By Jason Taule, Chief Information Security Officer & Vice President of Standards
What do you do for a living? We all get asked this question. “I’m in cyber” is the typical answer I offer, figuring most people are just making polite conversation and don’t really want me to go into detail. What’s interesting is how the reaction this answer begets has changed over time. Most people respond with “wow” or “ooh, that must be exciting.” Having been in this business for more than 35 years, it’s rewarding to know that the CISO job now has universal recognition. Had I told someone at a cocktail party 30 years ago that I was in cyber, they would have had no idea what I was talking about or might have thought I was talking about robots. Now, however, people presume that my job is filled with endless excitement – I assure them that it’s rarely like that.
Of course, like any profession, being a CISO definitely has its moments. But for most CISOs, it’s a never-ending struggle to keep an otherwise well-intentioned workforce from letting their guard down combined with a constant battle to remain current with technological advancements, changes in business paradigms, and the emergence of new and advanced threats. The thought may have already occurred to some of you that this presumes, of course, that we’ve already taken care of the basics, which I agree is something we cannot overlook and brings me to the point of this blog. The events that took place earlier this month at a small, U.S.-based water treatment plant are just the latest in a series of computer hacks, systems break-ins, and data breaches that can be prevented by diligence with respect to the basics.
Remember the “Club” anti-car theft device? That device wasn’t designed to make it so that cars couldn’t be stolen (professional thieves knew how to defeat it). However, it was an effective deterrent to theft because it meant it would take the thief longer to steal a car with the Club than one without it. The same thing goes with cybercrime. Doing the basics is like putting a Club on your systems, networks, and data. And worse yet, not doing the basics of information protection is the equivalent of leaving your car unlocked with packages in view and the keys in the ignition. If any of us did that and had our car broken into, packages taken, or our vehicle is stolen, we would have no one to blame but ourselves (and most of us would be quite embarrassed when filing a police report).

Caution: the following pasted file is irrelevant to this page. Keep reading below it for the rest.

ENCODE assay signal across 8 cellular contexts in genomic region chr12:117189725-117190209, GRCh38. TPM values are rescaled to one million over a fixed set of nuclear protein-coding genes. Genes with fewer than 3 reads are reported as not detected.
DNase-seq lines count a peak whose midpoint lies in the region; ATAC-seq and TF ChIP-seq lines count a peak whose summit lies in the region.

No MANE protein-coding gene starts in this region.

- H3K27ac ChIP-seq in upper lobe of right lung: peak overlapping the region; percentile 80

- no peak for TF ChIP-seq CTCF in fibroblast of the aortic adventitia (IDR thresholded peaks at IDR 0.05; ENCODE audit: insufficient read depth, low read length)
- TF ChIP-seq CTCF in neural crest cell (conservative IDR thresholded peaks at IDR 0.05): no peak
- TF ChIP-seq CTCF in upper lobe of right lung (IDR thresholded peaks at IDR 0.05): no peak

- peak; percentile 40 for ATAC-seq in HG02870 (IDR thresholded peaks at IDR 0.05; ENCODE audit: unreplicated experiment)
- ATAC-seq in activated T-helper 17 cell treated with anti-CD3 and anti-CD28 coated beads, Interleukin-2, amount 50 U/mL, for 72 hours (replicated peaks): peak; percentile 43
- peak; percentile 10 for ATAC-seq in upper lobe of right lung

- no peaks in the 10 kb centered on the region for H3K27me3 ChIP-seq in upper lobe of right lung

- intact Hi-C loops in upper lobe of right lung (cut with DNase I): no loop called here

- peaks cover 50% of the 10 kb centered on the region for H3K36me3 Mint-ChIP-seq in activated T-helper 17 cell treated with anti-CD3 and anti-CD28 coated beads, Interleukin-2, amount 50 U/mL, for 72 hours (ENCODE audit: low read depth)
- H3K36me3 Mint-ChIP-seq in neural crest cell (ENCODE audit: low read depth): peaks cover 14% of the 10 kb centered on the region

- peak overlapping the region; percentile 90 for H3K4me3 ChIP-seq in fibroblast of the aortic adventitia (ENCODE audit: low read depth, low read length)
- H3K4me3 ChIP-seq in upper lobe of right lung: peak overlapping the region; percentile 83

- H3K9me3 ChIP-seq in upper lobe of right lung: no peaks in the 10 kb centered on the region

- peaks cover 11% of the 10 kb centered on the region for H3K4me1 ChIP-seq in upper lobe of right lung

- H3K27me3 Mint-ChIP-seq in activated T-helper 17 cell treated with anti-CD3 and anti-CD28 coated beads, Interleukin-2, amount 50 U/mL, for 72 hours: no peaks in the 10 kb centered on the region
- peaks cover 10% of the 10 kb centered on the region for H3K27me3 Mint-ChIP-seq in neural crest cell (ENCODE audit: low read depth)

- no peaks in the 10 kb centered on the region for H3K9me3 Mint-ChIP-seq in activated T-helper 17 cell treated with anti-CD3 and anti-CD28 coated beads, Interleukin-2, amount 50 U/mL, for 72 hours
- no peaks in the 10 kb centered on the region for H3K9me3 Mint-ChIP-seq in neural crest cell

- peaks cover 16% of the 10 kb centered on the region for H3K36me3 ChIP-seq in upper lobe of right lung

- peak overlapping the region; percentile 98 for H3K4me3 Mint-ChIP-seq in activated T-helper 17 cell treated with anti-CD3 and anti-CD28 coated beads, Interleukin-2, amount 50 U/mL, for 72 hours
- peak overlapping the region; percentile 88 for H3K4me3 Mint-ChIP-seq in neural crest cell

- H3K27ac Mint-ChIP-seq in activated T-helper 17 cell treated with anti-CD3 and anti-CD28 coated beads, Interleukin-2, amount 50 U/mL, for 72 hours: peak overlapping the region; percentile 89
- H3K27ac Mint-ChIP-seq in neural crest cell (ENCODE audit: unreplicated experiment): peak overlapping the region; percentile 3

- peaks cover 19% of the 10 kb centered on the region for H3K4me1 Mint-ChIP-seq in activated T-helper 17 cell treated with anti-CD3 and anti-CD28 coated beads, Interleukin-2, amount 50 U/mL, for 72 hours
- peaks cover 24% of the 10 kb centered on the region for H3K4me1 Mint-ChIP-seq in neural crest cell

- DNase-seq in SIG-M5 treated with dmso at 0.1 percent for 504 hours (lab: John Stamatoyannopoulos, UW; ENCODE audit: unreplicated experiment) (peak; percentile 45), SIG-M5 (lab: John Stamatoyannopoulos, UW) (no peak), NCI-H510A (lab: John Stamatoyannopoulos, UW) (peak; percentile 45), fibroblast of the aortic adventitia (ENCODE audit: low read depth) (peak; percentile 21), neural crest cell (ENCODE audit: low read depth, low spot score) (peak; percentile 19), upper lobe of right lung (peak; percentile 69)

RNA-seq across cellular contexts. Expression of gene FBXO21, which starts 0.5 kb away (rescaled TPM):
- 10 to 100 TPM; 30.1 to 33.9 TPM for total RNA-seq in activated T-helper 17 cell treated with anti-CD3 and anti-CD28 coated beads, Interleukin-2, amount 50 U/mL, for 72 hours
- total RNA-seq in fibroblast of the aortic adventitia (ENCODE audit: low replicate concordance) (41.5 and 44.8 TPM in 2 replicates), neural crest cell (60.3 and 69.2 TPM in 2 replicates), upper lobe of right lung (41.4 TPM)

So, I then question whether we should be surprised at the water treatment plant break-in? Reportedly1, the organization was operating an outdated version of Windows, had a weak network design without a firewall, and allowed remote access passwords to be shared. Those fluent in technology understand how basic these mistakes are; but for the uninitiated, please let me explain that these practices are inconsistent with what is considered reasonable and appropriate, are out of alignment with any of the leading information protection and compliance frameworks (including the HITRUST CSF), and leave the organization open to possible charges of negligence. Here’s why:
- Outdated Software – When you read in the news that an organization was found to be running outdated software, what that means is that the vendor who made that software has publicly announced that they are no longer maintaining their product. That means they are no longer evaluating their software for weaknesses and are no longer developing patches for the flaws that bad actors uncover and exploit in an attempt to compromise systems and data. Running software that is likely to have holes in it for which the vendor is not producing fixes means that organizations are not protecting themselves against reasonably anticipated threats, which is so important that in some sectors, regulations have actually been passed against this behavior. This is why updating and only running supported software is considered a basic practice.
- Weak Network Security – Having a firewall is as basic a security control as they come. This isn’t like driving a car without seatbelts; this is like driving a car without brakes. An organization that connects its internal computer network directly to the public network (i.e., internet) without a firewall is all but guaranteed to be compromised. In the 1990s researchers conducted an exercise known as “The San Diego Experiment” in which they put a server directly on the internet to measure how long it would take for it to be found, attacked, and compromised. Those early results were measured in weeks and months. Similar experiments have been repeated since and recent results now measure “time-to-own” in hours and minutes. If you need to leave your house with the front door unlocked, that might be an acceptable risk; but leaving the house without a door at all, that’s quite another thing.